In D.C., a push for better restaurants east of the Anacostia River
By Paul Schwartzman,
At Mama’s Kitchen in Anacostia, most patrons don’t know that the owner’s name is Fatma Nayir or that she commutes every day from Bethesda to their scuffed corner of Martin Luther King Jr. Avenue SE.
What they know is that Mama, as they invariably call her, removed the rusted security grates from the picture windows after opening in October; that she cut out the protective glass that separated previous proprietors from their customers; that her smiling face is behind the counter seven days a week, wire-rimmed glasses on her nose and thick gray hair tied in a bundle; and that she put in four tables, each of them covered by a red-checkered tablecloth.
For the first time in anyone’s memory on MLK Avenue, where quality dining choices are next to nil, it is now possible to eat a hot slice of pizza while seated at a table with an unobstructed view of the Capitol.
“It’s a miracle,” declared Cherquanda Sessions, a social services caseworker who has worked in Anacostia for 18 years, as she waited for a slice of pepperoni. She said she was so excited by Mama’s arrival that she made 60 fliers on her behalf and handed them out to colleagues. “This is something we’ve never had.”
For decades, the main arteries east of the Anacostia River have been dominated by carry-out joints and fast-food chains, their menus catering to an African American population that is the city’s most impoverished. In wards 7 and 8, with 140,000 residents, District officials and community leaders say they’re aware of just six restaurants that provide waiter service, including a Denny’s and an IHOP. The dearth of choices fuels the sense among residents that theirs is a forgotten part of Washington.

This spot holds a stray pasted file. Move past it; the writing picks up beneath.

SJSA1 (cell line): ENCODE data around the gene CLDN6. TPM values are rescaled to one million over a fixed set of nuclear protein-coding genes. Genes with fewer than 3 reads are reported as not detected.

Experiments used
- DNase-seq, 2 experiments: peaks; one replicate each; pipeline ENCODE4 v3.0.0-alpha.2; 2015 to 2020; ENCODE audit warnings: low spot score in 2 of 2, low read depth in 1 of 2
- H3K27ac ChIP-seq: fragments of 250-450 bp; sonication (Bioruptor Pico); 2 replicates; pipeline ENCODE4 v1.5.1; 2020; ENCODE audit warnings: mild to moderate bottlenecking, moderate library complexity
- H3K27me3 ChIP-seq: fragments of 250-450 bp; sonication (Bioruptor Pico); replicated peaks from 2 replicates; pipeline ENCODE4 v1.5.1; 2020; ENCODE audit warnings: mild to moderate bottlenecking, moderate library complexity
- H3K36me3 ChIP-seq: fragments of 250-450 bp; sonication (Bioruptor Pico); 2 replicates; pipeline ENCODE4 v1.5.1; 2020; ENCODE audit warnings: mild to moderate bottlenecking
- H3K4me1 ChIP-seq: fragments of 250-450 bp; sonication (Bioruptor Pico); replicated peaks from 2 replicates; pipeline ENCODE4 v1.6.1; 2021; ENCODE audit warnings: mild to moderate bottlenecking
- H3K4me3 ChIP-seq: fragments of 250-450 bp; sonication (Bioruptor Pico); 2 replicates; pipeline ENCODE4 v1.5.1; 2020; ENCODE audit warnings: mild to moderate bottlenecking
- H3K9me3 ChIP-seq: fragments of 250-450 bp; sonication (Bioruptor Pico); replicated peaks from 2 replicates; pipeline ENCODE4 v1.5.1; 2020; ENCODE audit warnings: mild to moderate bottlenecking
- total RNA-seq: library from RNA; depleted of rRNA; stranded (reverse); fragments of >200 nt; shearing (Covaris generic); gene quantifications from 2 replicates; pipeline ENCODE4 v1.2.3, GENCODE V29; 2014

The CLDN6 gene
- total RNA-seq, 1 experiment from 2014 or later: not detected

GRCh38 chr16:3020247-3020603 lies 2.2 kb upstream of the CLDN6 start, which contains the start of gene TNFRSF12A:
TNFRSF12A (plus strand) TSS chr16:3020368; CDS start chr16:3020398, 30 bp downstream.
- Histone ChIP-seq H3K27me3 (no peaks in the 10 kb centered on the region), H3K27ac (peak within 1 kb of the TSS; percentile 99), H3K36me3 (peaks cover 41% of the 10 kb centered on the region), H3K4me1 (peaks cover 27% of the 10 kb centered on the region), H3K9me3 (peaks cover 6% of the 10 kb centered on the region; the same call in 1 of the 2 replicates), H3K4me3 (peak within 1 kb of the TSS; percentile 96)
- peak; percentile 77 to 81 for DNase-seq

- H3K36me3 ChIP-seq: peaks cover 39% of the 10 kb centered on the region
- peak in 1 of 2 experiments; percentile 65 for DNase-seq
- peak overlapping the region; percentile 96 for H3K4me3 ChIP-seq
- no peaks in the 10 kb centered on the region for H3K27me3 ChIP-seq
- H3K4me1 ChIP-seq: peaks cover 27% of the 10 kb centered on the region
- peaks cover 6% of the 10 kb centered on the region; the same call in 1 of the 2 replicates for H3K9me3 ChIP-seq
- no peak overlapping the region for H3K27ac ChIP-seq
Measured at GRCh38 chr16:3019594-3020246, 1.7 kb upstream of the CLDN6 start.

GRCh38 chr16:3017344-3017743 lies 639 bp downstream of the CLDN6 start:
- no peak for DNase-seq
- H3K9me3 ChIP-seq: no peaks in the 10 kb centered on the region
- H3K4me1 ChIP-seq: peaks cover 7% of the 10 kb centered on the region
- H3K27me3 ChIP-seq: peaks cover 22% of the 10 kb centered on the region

District officials say they hope to bridge the culinary gap. In recent weeks, they have invited restaurateurs and real estate brokers on two bus tours through the wards, talking up the professionals moving into new condominiums and showing off projects recently completed or planned, including the Department of Homeland Security’s pending move to the St. Elizabeths Hospital campus.
“People are a lot more open to hearing the story about east of the river,” said Keith Sellars, president of the Washington D.C. Economic Partnership, a nonprofit group that promotes development and helped lead the tours.
On the cusp of change
Domenico Cornacchia, owner of the Bethesda-based Assaggi Mozzarella Bar, took the tour, his interest inspired by a vision of opening a restaurant in Anacostia that serves pastas and salads and where he could train local residents in the dining business.
Cornacchia said he needs to raise $1 million and has his eye on a vacant property at MLK Avenue and Good Hope Road, across from a recently built office building.
“You have to come with the right concept, the right prices,” said Cornacchia, who also owns a restaurant in McLean, one of the region’s wealthiest suburbs. “We’ve seen all the changes in D.C. over the past 10 years. I don’t see why it won’t happen here.”
But Joe Englert, who has made a career of opening bars in gentrifying neighborhoods, including the H Street corridor, is skeptical it will happen anytime soon. Opening east of the river, he said, is daunting because the population lacks “the expendable cash” to guarantee success. “You’d have to have a lot of money and a lot of patience,” Englert said. Comparing the area to H Street NE, which was desolate when he arrived, he said, “H Street abuts Capitol Hill, and many people have lots of money.”
Paul Cohn, who owns Georgia Brown’s, said he dropped the idea of opening a barbecue restaurant in Anacostia after parking on MLK Avenue for a couple of nights to measure the volume of pedestrian traffic, an important indicator of potential patrons. “The daytime demographic was fine, but at night it was just cars going by,” he said. “I didn’t feel it.”